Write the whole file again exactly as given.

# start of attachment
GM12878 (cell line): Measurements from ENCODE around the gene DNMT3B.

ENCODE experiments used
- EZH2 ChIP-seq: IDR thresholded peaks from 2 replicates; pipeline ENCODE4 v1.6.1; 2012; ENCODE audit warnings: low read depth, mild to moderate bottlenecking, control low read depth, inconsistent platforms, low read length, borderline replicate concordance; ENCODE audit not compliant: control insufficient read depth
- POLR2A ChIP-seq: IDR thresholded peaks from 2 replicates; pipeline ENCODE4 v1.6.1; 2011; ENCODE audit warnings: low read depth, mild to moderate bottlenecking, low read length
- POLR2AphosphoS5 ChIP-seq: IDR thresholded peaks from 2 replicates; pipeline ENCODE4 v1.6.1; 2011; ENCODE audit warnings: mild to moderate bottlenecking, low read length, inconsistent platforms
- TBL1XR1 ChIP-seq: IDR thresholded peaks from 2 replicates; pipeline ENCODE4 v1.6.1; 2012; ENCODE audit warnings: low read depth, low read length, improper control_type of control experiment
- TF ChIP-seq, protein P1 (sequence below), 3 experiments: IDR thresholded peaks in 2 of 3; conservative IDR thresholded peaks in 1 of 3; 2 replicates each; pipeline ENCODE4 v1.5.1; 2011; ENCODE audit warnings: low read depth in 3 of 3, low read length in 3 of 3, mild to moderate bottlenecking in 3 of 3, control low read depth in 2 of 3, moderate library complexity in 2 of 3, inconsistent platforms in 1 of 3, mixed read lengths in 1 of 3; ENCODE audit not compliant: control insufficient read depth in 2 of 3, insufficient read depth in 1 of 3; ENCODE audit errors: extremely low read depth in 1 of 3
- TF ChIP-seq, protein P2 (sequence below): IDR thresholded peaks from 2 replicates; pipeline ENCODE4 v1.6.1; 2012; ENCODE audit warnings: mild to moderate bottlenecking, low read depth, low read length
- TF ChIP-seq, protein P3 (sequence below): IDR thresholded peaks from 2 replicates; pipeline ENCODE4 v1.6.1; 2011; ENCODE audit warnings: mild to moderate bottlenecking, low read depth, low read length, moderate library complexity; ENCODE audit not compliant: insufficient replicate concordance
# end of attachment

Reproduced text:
GM12878 (cell line): Measurements from ENCODE around the gene DNMT3B.

ENCODE experiments used
- EZH2 ChIP-seq: IDR thresholded peaks from 2 replicates; pipeline ENCODE4 v1.6.1; 2012; ENCODE audit warnings: low read depth, mild to moderate bottlenecking, control low read depth, inconsistent platforms, low read length, borderline replicate concordance; ENCODE audit not compliant: control insufficient read depth
- POLR2A ChIP-seq: IDR thresholded peaks from 2 replicates; pipeline ENCODE4 v1.6.1; 2011; ENCODE audit warnings: low read depth, mild to moderate bottlenecking, low read length
- POLR2AphosphoS5 ChIP-seq: IDR thresholded peaks from 2 replicates; pipeline ENCODE4 v1.6.1; 2011; ENCODE audit warnings: mild to moderate bottlenecking, low read length, inconsistent platforms
- TBL1XR1 ChIP-seq: IDR thresholded peaks from 2 replicates; pipeline ENCODE4 v1.6.1; 2012; ENCODE audit warnings: low read depth, low read length, improper control_type of control experiment
- TF ChIP-seq, protein P1 (sequence below), 3 experiments: IDR thresholded peaks in 2 of 3; conservative IDR thresholded peaks in 1 of 3; 2 replicates each; pipeline ENCODE4 v1.5.1; 2011; ENCODE audit warnings: low read depth in 3 of 3, low read length in 3 of 3, mild to moderate bottlenecking in 3 of 3, control low read depth in 2 of 3, moderate library complexity in 2 of 3, inconsistent platforms in 1 of 3, mixed read lengths in 1 of 3; ENCODE audit not compliant: control insufficient read depth in 2 of 3, insufficient read depth in 1 of 3; ENCODE audit errors: extremely low read depth in 1 of 3
- TF ChIP-seq, protein P2 (sequence below): IDR thresholded peaks from 2 replicates; pipeline ENCODE4 v1.6.1; 2012; ENCODE audit warnings: mild to moderate bottlenecking, low read depth, low read length
- TF ChIP-seq, protein P3 (sequence below): IDR thresholded peaks from 2 replicates; pipeline ENCODE4 v1.6.1; 2011; ENCODE audit warnings: mild to moderate bottlenecking, low read depth, low read length, moderate library complexity; ENCODE audit not compliant: insufficient replicate concordance